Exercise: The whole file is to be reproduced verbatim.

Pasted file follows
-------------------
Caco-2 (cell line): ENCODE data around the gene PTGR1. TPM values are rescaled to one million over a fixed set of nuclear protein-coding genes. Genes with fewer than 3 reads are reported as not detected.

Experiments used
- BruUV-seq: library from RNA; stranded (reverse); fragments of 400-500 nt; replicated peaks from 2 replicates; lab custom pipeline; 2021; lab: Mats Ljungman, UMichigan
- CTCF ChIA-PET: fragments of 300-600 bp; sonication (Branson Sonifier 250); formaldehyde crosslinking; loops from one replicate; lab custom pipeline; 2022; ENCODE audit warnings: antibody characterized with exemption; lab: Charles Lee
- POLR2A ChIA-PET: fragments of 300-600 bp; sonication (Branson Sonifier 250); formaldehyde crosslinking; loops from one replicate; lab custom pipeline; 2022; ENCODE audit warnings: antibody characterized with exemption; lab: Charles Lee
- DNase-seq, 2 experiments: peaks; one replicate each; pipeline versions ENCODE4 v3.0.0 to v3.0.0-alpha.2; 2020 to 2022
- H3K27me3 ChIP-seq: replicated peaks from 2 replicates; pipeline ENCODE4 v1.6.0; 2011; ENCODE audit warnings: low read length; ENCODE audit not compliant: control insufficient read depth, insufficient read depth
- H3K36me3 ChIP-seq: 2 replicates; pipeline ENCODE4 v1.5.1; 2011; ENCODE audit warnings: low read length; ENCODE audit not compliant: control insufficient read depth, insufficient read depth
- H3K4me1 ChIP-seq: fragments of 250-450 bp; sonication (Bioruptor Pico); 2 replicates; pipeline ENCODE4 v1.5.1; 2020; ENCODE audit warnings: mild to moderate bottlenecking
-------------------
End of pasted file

Caco-2 (cell line): ENCODE data around the gene PTGR1. TPM values are rescaled to one million over a fixed set of nuclear protein-coding genes. Genes with fewer than 3 reads are reported as not detected.

Experiments used
- BruUV-seq: library from RNA; stranded (reverse); fragments of 400-500 nt; replicated peaks from 2 replicates; lab custom pipeline; 2021; lab: Mats Ljungman, UMichigan
- CTCF ChIA-PET: fragments of 300-600 bp; sonication (Branson Sonifier 250); formaldehyde crosslinking; loops from one replicate; lab custom pipeline; 2022; ENCODE audit warnings: antibody characterized with exemption; lab: Charles Lee
- POLR2A ChIA-PET: fragments of 300-600 bp; sonication (Branson Sonifier 250); formaldehyde crosslinking; loops from one replicate; lab custom pipeline; 2022; ENCODE audit warnings: antibody characterized with exemption; lab: Charles Lee
- DNase-seq, 2 experiments: peaks; one replicate each; pipeline versions ENCODE4 v3.0.0 to v3.0.0-alpha.2; 2020 to 2022
- H3K27me3 ChIP-seq: replicated peaks from 2 replicates; pipeline ENCODE4 v1.6.0; 2011; ENCODE audit warnings: low read length; ENCODE audit not compliant: control insufficient read depth, insufficient read depth
- H3K36me3 ChIP-seq: 2 replicates; pipeline ENCODE4 v1.5.1; 2011; ENCODE audit warnings: low read length; ENCODE audit not compliant: control insufficient read depth, insufficient read depth
- H3K4me1 ChIP-seq: fragments of 250-450 bp; sonication (Bioruptor Pico); 2 replicates; pipeline ENCODE4 v1.5.1; 2020; ENCODE audit warnings: mild to moderate bottlenecking